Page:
John Launer M.D.

Sex versus Survival


Time for Sex? Or Time to Focus on Survival?

Bridging evolutionary science with everyday life

Posted Mar 06, 2015

Sex versus Survival: a strange title for a blog. Intended to mystify, or to inform? Definitely to inform. Here's why.

I am both a physician and a therapist. For many years, I’ve been fascinated by evolutionary thinking, and how to make use of it in the consulting room and in everyday life. Evolutionary ideas can be misunderstood and abused. They can also help people understand and forgive themselves. In this blog, I want to explore how this can happen.

One extraordinarily important idea has emerged in the world of evolution over the years. Everything we do – everything – is aimed directly or indirectly at reproduction. How on earth could it be otherwise? Each of us is the descendant of an unbroken line of ancestors who were successful in that task. Otherwise we simply wouldn’t be here. Each of those ancestors turned out to be fit for reproduction, within the environments they lived in.

Charles Darwin and his son William in 1842
Wikipedia Commons

That was actually what Charles Darwin meant by ‘survival of the fittest.’ Our grandparents and great-grandparents may not have gone to the gym every day. But they were physically and psychologically equipped for what they needed to do: to have descendants.

How can this help us to make sense of the thousands of things we do that aren’t directly about reproduction: feeding ourselves, taking our kids to school, putting the cat out at night, being nice to our neighbours? And what about the people we know and love who don’t reproduce, maybe because they don’t want to? According to modern evolutionary thinking, they fit the bill too. What we contribute to reproduction doesn’t have to be through sex alone. It’s done indirectly too, through almost everything we do throughout our lives, in order to survive and help ourselves and others, including our close kin and communities.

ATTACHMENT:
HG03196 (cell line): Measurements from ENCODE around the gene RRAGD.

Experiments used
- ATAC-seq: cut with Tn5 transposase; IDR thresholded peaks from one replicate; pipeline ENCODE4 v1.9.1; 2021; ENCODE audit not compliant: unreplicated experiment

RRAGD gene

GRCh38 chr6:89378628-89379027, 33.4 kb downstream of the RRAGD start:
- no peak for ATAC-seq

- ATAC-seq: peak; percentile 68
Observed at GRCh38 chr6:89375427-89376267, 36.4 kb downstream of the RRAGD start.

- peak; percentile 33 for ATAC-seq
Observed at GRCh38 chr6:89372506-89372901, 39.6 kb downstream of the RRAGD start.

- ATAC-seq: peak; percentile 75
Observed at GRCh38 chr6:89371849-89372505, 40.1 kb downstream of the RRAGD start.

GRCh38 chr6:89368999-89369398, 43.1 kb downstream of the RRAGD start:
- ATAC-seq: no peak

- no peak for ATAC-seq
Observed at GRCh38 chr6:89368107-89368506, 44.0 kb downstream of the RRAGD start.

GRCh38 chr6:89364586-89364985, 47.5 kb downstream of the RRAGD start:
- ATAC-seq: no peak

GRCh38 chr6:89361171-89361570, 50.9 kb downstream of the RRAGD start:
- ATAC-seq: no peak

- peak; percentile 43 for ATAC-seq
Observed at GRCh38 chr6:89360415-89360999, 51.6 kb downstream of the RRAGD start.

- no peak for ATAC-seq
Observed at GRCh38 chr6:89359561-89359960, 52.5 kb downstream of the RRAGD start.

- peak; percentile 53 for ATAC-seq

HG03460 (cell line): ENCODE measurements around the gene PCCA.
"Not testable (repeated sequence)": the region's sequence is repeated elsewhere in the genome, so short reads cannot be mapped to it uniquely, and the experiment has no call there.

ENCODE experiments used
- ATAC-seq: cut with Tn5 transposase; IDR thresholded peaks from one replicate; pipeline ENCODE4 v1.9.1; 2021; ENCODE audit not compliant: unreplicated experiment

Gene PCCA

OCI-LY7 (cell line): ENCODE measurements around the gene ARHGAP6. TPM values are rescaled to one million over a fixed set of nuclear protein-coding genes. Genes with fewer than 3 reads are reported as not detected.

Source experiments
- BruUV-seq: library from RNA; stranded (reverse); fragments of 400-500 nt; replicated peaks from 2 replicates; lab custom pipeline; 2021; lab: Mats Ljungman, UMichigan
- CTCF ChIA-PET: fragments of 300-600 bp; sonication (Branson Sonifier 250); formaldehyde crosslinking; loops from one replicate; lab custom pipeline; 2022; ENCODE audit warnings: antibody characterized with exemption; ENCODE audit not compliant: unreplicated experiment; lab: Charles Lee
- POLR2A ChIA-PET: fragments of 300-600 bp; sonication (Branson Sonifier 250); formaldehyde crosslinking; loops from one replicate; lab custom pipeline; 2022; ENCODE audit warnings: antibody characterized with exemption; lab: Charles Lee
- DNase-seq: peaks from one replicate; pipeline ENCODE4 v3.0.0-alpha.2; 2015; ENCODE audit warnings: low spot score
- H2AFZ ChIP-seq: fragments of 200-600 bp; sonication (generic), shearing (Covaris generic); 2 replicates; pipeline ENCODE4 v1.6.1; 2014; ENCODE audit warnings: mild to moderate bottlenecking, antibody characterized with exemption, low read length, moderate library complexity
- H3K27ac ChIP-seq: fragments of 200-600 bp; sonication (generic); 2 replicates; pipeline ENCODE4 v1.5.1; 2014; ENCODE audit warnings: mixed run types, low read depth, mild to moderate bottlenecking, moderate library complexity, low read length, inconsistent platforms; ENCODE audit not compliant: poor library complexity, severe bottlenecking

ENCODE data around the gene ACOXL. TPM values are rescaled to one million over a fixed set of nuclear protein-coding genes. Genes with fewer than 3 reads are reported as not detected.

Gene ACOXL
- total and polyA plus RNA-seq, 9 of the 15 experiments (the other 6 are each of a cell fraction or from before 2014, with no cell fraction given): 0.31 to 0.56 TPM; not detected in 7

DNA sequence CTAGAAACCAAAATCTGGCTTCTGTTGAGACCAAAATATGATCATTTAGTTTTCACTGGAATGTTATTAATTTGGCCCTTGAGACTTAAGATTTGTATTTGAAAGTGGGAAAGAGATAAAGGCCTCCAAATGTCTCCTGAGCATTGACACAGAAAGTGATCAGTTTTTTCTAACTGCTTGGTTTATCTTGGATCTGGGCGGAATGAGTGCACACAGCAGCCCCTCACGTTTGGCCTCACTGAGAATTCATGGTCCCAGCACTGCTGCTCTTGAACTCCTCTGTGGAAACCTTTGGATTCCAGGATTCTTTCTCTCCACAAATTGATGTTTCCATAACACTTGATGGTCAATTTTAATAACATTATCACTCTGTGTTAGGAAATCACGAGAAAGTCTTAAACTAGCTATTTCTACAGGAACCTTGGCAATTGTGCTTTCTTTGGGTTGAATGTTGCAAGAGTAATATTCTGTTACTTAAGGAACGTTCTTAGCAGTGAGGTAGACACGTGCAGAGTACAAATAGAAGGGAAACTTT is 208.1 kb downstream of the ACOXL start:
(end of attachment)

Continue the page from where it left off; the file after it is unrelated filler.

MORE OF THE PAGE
We feed ourselves to stay healthy. We take our kids to school to increase their chances of leading successful and productive lives. If we treat the cat well, she’ll improve our moods and health – and maybe even kill the odd rodent to keep the place clean. If we’re nice to our neighbours, chances are they’ll be nice to us too. All these things ensure continuation in one way or another. If they didn’t, no-one would bother to do them. In the end, it all comes down to investing in the chances of continuation.

It also involves making constant choices. Some of these choices are huge. They include who to marry or have sex with, whether to have children and when. The vast majority of choices are smaller ones. Like: ‘Shall we go the beach this weekend, have the grandchildren to stay over, or both?’ Whether we decide these things carefully or impulsively,  consciously or unconsciously, we are always balancing risks and benefits. In effect, we are placing bets for the future.

The first person who had this idea – or something approaching it – was an early psychoanalyst called Sabina Spielrein. She worked with Jung and Freud, then with the great developmental psychologist Jean Piaget. Later she taught the greatest psychological thinkers in Russia, Lev Vygotsky and Alexander Luria.

Overlook Press, NY
Source: Overlook Press, NY

She thought that life choices were particularly difficult for women because of the risks that sex involved for them. She meant the dangers of conception and pregnancy, of mothers having to devote many years to child-rearing, and of course the possibility of abandonment. She was ignored and marginalized in her time, and then forgotten after her death. Because I consider her one of the most important thinkers of the twentieth century, I have written her biography, explaining her ideas about evolution, child development, language and many other fields.

There is a modern thinker who has come up with similar ideas, and backed them up with huge amounts of research evidence. He is the evolutionary anthropologist James Chisholm. He has written a wonderful book called ‘Sex, Death and Hope’. In his view, every choice we face in our lives about what to do at any moment, comes down to one very simple question: Sex Now or Sex Later?
Sex Now or Sex Later?.
Cambridge University Press

Even when we’re not having sex or thinking about it, we’re always doing something to help ourselves and those around us to survive, and hence to increase the chances of continuation. One way or another, the name of the game is reproduction. As you go about your everyday life, try thinking about what you do in those terms. You may be surprised by what you notice.